Sex Marks the Spot: HPV, fetal development


Q: When do I need an HPV vaccine?

A: Human papillomavirus is a common viral infection that most often occurs via skin-to-skin contact during sexual activity. Many infected people never have any symptoms, and the virus often clears from the system on its own. In others, HPV will cause symptoms including genital warts or precancerous lesions in the genital area that may lead to cancer.

All of the available vaccines protect uninfected people against types 16 and 18 of the HPV virus, while Gardasil and Gardasil-9 protect against additional strains. Remember, the vaccines are not a cure for people who already have been infected with certain strains. For women, the vaccines were approved for people under the age of 26 years old, primarily because younger people have a higher risk of being infected with HPV.

There is not an equivalent HPV screening test for men; if men are concerned about HPV or genital warts, they can speak with a health care provider for more information about risk and transmission. Being too old to receive the HPV vaccine does not mean that you are more likely to get HPV; it might just prompt another conversation with a healthcare provider.


Q: When does a fetus become conscious?

A: As you can imagine, this is a sensitive question and makes for a very lengthy response! Consciousness can be generally defined as a sensory awareness of the body, the self, and the world.

According to researchers Hugo Lagercrantz and Jean-Pierre Changeux, “the fetus may be aware of the body, for example by perceiving pain. It reacts to touch, smell, and sound, and shows facial expressions responding to external stimuli. However, these reactions are probably preprogrammed and have a subcortical non-conscious origin. Furthermore, the fetus is almost continuously asleep and unconscious partially due to endogenous sedation.”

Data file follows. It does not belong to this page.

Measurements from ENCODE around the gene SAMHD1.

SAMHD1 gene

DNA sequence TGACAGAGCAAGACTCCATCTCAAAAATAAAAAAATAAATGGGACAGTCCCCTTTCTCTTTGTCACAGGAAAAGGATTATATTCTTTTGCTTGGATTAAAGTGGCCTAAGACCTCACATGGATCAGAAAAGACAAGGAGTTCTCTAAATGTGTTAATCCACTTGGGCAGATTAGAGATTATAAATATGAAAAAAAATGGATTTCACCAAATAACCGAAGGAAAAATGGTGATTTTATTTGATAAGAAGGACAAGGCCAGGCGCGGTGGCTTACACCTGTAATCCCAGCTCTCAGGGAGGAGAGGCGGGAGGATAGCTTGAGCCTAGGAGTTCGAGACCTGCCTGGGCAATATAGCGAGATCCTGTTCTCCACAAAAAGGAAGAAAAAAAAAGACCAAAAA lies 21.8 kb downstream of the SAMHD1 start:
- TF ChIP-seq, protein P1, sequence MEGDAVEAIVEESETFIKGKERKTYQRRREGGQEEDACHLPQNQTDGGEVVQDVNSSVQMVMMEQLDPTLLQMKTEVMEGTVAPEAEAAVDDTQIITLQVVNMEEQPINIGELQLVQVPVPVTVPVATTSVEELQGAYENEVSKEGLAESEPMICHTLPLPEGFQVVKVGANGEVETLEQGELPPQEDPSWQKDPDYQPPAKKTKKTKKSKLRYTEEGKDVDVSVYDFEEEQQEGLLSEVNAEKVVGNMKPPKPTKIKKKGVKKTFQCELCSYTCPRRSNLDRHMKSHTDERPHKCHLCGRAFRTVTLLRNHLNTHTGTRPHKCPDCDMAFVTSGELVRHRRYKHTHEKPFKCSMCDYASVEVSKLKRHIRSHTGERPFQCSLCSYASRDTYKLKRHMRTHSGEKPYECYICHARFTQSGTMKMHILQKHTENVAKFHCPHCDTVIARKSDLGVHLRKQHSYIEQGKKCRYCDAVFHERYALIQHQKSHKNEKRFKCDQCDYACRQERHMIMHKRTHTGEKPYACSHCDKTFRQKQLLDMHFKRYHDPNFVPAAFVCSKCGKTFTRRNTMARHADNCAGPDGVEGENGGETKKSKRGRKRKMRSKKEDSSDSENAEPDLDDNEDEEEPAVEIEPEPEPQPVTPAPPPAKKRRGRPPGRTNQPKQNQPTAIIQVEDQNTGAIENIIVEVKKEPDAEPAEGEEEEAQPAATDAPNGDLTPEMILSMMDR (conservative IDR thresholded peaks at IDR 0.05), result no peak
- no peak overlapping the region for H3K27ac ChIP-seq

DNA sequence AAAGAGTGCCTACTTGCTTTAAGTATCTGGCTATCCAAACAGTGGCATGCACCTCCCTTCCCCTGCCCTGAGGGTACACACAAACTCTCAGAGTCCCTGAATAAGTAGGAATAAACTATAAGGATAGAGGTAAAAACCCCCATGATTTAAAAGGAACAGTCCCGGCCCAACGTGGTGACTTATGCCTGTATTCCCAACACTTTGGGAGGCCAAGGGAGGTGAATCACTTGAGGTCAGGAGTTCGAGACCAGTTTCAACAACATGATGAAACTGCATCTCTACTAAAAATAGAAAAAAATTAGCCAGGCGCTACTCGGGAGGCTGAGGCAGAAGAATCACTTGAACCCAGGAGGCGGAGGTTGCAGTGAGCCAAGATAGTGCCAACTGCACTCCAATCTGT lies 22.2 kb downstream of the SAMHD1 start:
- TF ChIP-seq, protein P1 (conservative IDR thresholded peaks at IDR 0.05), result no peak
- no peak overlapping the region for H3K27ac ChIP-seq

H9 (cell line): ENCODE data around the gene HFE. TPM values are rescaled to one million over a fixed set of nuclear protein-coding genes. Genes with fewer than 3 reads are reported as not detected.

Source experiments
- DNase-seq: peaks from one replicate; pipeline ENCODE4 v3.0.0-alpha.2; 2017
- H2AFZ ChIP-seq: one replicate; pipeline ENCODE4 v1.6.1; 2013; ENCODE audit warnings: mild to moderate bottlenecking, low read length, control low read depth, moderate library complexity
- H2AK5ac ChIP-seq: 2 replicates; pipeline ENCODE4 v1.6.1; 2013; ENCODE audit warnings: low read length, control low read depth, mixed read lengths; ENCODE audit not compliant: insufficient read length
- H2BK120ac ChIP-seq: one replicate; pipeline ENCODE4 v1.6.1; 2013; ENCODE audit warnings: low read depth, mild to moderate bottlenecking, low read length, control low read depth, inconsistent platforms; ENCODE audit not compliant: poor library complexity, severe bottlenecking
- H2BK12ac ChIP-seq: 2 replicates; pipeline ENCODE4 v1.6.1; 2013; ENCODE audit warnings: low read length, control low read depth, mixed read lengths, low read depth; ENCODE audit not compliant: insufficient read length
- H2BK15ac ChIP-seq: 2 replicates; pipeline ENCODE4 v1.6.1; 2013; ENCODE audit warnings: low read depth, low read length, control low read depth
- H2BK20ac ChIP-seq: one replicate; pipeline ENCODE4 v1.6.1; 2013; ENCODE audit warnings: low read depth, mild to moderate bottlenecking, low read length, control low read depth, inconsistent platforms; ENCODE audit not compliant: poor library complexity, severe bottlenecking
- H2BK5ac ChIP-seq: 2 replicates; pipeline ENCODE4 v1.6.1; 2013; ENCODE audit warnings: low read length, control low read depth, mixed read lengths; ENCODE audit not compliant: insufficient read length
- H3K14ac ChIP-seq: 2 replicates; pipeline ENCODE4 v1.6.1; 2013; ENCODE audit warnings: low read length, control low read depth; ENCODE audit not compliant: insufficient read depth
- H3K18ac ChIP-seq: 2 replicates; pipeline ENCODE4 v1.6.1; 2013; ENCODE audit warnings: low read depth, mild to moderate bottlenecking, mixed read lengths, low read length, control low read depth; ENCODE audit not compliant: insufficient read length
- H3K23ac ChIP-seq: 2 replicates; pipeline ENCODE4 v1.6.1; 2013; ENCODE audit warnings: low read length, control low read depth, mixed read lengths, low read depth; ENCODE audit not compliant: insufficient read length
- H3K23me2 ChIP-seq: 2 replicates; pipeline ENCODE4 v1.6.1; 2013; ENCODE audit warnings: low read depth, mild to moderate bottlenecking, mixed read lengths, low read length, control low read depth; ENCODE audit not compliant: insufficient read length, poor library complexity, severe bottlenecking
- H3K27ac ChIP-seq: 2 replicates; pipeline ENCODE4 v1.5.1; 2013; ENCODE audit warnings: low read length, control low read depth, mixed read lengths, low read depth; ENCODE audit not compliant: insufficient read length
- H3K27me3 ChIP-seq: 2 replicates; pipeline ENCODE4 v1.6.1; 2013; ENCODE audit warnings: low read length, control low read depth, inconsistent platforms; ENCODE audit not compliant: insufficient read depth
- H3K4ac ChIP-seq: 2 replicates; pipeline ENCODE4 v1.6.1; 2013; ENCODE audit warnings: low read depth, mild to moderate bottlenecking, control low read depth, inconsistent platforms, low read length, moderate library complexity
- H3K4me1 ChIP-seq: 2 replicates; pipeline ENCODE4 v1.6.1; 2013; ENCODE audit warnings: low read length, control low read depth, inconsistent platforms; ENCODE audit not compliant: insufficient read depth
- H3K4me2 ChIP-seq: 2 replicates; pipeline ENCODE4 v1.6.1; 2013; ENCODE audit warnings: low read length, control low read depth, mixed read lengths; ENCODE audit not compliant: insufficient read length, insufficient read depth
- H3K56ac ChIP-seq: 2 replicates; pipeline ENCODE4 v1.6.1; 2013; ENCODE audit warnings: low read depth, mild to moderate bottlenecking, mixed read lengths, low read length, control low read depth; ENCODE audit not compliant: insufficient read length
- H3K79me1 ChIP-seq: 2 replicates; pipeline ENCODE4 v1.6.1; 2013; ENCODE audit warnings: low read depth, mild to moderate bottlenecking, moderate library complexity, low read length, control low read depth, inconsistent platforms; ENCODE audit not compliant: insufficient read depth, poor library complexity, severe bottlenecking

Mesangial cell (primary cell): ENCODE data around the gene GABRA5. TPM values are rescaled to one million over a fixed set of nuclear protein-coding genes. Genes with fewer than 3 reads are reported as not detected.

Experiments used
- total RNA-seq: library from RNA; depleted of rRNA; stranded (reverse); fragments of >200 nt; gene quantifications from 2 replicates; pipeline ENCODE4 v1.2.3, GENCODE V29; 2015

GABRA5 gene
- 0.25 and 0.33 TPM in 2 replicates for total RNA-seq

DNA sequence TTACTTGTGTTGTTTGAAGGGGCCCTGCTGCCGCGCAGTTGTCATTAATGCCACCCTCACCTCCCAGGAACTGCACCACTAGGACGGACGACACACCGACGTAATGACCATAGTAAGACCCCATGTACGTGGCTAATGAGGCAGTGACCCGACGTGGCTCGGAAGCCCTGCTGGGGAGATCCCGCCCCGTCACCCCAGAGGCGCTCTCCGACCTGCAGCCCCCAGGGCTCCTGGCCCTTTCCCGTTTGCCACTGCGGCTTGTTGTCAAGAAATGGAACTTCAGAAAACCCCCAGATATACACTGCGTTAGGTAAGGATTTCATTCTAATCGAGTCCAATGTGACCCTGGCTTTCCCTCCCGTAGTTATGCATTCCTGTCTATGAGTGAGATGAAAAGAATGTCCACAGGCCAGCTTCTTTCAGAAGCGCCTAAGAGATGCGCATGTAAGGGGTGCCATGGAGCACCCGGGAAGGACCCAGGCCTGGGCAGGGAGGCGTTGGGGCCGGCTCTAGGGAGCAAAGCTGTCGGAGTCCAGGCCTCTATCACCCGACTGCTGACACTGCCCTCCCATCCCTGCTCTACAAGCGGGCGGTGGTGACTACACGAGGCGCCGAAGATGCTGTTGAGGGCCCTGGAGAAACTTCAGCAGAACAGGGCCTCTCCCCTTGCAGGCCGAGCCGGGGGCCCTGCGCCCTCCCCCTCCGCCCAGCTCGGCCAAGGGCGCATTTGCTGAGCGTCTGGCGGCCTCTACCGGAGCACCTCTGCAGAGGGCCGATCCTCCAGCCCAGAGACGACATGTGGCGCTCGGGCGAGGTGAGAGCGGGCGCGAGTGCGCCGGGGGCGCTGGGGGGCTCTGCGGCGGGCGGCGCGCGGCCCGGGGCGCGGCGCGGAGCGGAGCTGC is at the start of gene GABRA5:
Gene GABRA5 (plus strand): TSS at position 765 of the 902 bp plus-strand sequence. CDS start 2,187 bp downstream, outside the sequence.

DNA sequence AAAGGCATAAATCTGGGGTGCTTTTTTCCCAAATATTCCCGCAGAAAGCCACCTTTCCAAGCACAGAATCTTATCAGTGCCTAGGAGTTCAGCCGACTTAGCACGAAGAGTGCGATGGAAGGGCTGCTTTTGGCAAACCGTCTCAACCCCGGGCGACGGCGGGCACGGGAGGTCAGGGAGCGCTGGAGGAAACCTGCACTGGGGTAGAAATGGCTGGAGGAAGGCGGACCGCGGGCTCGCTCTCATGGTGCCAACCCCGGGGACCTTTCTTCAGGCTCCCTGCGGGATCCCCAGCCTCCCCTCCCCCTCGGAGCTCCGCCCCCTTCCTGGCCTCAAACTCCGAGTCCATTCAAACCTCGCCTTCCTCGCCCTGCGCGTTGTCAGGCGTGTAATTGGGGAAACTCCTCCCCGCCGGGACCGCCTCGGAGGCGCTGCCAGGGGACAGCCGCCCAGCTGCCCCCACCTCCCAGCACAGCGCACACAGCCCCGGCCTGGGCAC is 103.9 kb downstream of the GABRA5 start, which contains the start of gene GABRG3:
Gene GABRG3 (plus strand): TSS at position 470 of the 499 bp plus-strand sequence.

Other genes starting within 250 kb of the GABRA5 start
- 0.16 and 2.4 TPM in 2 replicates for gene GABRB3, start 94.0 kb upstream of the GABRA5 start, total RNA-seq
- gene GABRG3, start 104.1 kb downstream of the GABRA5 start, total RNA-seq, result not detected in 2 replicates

A pre-term infant removed from the womb through ex utero intrapartum treatment may open its eyes, establish minimal eye contact and shows reactions to uncomfortable stimuli. Many connections are not fully established, so the pre-term infant can only reach a minimal level of consciousness. A newborn infant can be awake, show sensory awareness, differentiate between self and non-self touch, display some emotions and feelings; however, they make little reference to the concept of themselves.

Newborn infants display features of basic consciousness, but still have to undergo considerable growth to reach the level of adult consciousness. To put a specific number on this question, researchers J.A. Burgess and S.A.Tawia conclude tentatively that “a fetus becomes conscious at about 30 to 35 weeks after conception, an answer based on careful analysis of EEG (electroencephalogram) readings at various stages of cortical development.”

If you are interested in a month-by-month breakdown of fetal development, you can check out Planned Parenthood’s pregnancy guide.


Thanks to and for assistance in answering these questions.